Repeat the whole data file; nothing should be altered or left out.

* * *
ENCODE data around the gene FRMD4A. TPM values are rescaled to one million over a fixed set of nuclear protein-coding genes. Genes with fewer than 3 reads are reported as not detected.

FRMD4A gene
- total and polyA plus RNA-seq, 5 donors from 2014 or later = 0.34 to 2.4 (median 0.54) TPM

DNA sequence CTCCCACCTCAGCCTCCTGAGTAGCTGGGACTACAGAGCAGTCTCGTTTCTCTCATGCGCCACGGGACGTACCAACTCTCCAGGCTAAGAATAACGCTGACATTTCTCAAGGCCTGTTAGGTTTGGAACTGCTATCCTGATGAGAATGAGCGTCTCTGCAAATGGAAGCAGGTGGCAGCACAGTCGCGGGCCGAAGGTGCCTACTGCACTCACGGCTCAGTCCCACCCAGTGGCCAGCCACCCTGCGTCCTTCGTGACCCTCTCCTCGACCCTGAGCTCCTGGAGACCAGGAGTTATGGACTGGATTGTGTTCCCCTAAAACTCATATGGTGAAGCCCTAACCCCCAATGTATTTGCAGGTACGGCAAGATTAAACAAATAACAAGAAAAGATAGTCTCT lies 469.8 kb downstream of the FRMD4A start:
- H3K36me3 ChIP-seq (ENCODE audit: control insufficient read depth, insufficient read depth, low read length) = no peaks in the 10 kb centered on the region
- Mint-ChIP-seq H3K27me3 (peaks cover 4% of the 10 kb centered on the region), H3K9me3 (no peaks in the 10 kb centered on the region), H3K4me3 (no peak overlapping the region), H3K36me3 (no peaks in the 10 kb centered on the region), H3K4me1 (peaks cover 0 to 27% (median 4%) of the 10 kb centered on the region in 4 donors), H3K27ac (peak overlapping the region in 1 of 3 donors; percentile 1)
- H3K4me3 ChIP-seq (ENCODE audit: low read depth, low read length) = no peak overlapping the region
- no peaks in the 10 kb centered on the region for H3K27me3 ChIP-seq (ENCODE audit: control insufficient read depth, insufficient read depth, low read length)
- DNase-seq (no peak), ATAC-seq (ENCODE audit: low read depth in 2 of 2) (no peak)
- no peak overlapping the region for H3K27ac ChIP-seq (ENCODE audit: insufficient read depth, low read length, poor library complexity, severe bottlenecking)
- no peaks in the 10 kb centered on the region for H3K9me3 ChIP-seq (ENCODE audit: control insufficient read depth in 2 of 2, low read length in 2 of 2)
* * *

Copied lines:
ENCODE data around the gene FRMD4A. TPM values are rescaled to one million over a fixed set of nuclear protein-coding genes. Genes with fewer than 3 reads are reported as not detected.

FRMD4A gene
- total and polyA plus RNA-seq, 5 donors from 2014 or later = 0.34 to 2.4 (median 0.54) TPM

DNA sequence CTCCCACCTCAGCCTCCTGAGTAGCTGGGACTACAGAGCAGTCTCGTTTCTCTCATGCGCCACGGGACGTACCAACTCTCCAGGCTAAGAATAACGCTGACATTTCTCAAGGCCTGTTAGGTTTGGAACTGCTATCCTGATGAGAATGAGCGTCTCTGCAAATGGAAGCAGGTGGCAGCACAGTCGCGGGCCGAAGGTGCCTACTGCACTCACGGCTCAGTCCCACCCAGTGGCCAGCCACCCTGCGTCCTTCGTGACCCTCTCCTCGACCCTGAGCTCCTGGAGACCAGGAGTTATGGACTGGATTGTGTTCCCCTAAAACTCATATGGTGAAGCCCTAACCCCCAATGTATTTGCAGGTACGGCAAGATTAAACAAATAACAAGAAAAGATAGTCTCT lies 469.8 kb downstream of the FRMD4A start:
- H3K36me3 ChIP-seq (ENCODE audit: control insufficient read depth, insufficient read depth, low read length) = no peaks in the 10 kb centered on the region
- Mint-ChIP-seq H3K27me3 (peaks cover 4% of the 10 kb centered on the region), H3K9me3 (no peaks in the 10 kb centered on the region), H3K4me3 (no peak overlapping the region), H3K36me3 (no peaks in the 10 kb centered on the region), H3K4me1 (peaks cover 0 to 27% (median 4%) of the 10 kb centered on the region in 4 donors), H3K27ac (peak overlapping the region in 1 of 3 donors; percentile 1)
- H3K4me3 ChIP-seq (ENCODE audit: low read depth, low read length) = no peak overlapping the region
- no peaks in the 10 kb centered on the region for H3K27me3 ChIP-seq (ENCODE audit: control insufficient read depth, insufficient read depth, low read length)
- DNase-seq (no peak), ATAC-seq (ENCODE audit: low read depth in 2 of 2) (no peak)
- no peak overlapping the region for H3K27ac ChIP-seq (ENCODE audit: insufficient read depth, low read length, poor library complexity, severe bottlenecking)
- no peaks in the 10 kb centered on the region for H3K9me3 ChIP-seq (ENCODE audit: control insufficient read depth in 2 of 2, low read length in 2 of 2)